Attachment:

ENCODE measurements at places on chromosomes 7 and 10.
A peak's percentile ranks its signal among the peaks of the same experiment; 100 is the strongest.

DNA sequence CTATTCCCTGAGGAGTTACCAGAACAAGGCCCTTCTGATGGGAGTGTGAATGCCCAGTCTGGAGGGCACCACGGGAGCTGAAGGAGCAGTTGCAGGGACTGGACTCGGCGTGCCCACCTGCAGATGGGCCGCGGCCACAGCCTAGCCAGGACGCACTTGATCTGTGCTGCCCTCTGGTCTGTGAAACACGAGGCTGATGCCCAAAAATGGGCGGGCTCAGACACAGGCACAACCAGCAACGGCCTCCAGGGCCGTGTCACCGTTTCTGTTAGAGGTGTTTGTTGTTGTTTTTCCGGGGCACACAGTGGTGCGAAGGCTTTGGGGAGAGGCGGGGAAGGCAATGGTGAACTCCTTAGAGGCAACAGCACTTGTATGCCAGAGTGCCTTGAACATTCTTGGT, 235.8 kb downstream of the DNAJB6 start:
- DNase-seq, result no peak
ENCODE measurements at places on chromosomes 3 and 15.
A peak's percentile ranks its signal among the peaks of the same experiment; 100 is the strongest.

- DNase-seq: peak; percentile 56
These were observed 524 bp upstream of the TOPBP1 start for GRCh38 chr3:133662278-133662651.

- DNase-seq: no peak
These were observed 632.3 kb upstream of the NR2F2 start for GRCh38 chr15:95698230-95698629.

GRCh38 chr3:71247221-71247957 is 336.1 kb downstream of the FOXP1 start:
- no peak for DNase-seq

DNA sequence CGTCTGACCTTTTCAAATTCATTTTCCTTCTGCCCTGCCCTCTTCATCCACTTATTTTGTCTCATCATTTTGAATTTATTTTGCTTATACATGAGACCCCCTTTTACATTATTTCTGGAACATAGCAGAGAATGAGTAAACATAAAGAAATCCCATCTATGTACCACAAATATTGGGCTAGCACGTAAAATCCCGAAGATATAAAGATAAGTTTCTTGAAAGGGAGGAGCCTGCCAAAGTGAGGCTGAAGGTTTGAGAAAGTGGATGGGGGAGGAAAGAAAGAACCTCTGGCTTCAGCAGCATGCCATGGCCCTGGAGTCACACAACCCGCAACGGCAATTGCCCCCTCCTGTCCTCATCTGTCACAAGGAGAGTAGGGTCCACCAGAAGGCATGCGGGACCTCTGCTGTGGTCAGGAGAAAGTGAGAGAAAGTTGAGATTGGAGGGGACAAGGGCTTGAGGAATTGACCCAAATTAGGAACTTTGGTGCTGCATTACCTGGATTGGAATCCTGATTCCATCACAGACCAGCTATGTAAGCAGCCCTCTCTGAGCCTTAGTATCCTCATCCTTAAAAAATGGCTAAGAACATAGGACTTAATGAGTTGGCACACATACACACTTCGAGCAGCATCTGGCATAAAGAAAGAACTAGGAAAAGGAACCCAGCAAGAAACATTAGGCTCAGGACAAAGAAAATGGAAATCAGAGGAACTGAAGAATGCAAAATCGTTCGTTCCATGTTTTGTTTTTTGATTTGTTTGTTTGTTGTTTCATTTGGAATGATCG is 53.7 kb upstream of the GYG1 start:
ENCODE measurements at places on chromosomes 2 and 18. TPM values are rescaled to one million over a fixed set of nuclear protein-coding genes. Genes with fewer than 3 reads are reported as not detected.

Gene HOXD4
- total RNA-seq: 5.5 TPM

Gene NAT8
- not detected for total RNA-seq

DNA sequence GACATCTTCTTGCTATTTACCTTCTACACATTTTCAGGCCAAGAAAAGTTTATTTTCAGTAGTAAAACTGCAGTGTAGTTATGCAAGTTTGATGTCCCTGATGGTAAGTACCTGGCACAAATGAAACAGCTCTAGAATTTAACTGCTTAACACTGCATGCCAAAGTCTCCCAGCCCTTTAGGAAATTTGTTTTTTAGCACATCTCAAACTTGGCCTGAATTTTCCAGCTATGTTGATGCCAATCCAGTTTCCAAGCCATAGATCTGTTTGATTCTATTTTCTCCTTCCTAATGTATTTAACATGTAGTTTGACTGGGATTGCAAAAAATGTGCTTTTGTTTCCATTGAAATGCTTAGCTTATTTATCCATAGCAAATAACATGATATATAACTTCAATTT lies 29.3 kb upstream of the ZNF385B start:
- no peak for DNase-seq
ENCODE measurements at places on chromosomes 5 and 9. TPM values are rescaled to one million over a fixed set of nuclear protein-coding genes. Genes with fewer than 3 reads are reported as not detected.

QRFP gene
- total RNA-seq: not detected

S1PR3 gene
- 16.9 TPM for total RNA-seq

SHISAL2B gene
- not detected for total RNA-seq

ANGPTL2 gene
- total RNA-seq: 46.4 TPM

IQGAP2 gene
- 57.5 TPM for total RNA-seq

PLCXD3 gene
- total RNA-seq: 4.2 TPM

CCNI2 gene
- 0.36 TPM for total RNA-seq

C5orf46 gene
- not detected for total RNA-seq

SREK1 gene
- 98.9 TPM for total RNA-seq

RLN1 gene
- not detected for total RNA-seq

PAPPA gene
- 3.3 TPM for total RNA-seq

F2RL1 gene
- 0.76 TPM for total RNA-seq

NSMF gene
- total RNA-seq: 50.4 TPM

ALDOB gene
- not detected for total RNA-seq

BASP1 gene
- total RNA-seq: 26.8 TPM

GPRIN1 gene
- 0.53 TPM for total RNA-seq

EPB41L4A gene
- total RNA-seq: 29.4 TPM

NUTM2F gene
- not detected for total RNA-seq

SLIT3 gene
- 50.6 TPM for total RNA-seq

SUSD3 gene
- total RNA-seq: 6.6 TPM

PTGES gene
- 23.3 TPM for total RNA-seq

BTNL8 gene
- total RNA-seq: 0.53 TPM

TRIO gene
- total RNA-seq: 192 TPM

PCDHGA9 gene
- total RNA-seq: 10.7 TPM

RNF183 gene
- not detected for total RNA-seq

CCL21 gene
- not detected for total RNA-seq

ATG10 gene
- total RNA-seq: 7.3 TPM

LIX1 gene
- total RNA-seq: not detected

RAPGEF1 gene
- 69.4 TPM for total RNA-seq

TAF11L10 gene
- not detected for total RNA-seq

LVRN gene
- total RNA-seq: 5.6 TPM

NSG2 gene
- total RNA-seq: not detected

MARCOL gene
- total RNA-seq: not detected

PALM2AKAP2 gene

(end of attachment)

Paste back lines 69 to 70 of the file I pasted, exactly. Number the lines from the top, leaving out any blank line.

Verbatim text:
- total RNA-seq: 10.7 TPM

RNF183 gene